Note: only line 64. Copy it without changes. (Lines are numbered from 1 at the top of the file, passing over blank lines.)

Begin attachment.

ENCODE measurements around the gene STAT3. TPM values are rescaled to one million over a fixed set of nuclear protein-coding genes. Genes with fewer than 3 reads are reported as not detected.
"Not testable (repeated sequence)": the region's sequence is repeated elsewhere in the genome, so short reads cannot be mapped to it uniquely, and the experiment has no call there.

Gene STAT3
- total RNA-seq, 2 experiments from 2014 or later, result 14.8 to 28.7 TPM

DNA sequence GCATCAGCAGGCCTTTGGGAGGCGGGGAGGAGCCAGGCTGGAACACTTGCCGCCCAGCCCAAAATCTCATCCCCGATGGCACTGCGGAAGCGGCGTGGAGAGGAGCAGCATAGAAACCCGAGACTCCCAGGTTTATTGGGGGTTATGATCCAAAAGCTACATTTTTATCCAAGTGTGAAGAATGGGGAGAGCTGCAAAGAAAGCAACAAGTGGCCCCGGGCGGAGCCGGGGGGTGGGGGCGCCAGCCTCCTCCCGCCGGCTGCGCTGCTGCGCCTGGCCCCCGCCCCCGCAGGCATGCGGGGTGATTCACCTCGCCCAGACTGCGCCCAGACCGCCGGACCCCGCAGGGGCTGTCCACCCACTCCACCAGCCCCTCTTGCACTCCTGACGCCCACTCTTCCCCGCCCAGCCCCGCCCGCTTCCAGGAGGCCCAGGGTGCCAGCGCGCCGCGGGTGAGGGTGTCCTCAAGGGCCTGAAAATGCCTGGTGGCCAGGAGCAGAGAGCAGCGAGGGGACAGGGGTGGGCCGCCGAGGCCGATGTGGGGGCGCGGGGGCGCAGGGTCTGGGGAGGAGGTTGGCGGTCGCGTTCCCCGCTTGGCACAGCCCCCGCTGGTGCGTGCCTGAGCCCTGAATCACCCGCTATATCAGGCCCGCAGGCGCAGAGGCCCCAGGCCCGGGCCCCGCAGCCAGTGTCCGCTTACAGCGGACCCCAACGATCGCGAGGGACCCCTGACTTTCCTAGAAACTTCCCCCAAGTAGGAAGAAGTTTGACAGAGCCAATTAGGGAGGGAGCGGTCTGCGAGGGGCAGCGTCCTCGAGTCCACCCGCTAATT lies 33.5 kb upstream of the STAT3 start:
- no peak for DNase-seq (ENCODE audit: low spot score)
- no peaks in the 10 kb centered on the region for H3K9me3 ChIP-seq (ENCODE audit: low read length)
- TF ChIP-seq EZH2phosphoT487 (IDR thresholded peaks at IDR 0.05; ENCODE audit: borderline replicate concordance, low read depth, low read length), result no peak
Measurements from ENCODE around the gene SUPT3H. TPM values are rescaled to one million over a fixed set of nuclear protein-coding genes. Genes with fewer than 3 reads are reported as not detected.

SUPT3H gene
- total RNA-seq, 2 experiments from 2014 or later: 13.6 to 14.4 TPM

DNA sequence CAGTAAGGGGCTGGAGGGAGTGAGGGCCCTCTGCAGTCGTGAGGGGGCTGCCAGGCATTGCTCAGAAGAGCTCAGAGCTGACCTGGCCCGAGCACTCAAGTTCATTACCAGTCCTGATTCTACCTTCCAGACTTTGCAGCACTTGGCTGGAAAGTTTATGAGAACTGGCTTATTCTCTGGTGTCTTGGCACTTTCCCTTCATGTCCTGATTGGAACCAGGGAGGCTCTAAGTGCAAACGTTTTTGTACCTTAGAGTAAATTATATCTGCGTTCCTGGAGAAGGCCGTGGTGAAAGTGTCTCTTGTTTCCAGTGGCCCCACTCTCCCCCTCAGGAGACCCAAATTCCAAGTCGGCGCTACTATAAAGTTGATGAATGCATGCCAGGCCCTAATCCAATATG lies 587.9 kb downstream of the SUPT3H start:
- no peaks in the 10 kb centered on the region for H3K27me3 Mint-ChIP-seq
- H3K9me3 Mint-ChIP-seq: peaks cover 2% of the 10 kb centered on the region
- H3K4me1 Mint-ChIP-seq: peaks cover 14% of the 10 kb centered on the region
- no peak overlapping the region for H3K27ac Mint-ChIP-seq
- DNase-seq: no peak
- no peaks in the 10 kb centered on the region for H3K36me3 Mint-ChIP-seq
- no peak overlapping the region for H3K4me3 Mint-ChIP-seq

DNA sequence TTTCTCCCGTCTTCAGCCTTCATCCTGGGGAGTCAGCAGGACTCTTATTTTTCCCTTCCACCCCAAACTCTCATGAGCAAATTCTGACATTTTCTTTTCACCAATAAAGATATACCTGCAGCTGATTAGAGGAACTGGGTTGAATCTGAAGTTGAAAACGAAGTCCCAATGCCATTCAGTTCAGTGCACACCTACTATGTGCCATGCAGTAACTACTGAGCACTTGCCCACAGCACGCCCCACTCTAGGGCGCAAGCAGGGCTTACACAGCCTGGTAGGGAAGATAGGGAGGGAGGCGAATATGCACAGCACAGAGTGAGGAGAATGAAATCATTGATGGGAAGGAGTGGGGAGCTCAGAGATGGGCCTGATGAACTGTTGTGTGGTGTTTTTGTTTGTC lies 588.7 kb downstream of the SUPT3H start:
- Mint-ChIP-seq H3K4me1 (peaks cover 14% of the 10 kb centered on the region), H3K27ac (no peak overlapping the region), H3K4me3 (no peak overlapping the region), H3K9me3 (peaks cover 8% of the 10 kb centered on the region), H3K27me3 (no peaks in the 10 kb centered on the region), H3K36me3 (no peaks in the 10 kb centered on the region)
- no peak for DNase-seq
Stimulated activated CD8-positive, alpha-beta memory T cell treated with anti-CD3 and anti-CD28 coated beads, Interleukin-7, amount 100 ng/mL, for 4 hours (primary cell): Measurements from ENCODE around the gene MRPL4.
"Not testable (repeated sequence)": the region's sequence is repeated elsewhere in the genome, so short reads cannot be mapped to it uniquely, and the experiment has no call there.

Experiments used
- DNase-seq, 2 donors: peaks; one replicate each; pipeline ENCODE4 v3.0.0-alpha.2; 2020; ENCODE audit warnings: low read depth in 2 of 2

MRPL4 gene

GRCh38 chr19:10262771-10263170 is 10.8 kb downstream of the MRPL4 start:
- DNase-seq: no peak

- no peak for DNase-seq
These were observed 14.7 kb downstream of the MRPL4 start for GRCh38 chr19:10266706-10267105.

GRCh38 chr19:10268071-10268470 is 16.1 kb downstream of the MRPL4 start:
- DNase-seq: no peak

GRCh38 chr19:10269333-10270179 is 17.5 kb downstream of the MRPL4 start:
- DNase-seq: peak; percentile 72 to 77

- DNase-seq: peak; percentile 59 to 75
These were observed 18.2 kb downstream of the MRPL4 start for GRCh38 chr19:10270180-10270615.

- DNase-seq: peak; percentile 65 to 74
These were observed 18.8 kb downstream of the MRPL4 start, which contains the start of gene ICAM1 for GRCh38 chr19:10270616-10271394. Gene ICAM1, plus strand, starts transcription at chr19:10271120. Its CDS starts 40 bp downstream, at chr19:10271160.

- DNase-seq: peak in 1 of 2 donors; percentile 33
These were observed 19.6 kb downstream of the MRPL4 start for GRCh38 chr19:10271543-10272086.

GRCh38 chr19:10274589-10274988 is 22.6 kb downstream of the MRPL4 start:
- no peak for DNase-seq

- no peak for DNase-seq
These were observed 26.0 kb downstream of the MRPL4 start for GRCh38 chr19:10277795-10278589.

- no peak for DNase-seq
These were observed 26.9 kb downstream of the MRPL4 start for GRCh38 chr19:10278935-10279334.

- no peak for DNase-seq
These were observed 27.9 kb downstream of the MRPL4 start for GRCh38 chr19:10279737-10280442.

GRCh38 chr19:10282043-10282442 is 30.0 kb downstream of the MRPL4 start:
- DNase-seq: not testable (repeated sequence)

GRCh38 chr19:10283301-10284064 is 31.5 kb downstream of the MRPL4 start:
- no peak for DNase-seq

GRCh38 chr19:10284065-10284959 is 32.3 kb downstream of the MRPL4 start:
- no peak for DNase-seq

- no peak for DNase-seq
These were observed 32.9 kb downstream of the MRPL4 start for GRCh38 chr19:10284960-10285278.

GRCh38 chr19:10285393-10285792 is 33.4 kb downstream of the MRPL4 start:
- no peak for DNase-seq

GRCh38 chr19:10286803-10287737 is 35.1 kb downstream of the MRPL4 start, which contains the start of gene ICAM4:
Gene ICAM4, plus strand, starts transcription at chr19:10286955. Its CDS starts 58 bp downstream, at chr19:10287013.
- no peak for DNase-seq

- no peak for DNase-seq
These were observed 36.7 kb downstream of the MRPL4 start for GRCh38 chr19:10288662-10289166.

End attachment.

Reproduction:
These were observed 36.7 kb downstream of the MRPL4 start for GRCh38 chr19:10288662-10289166.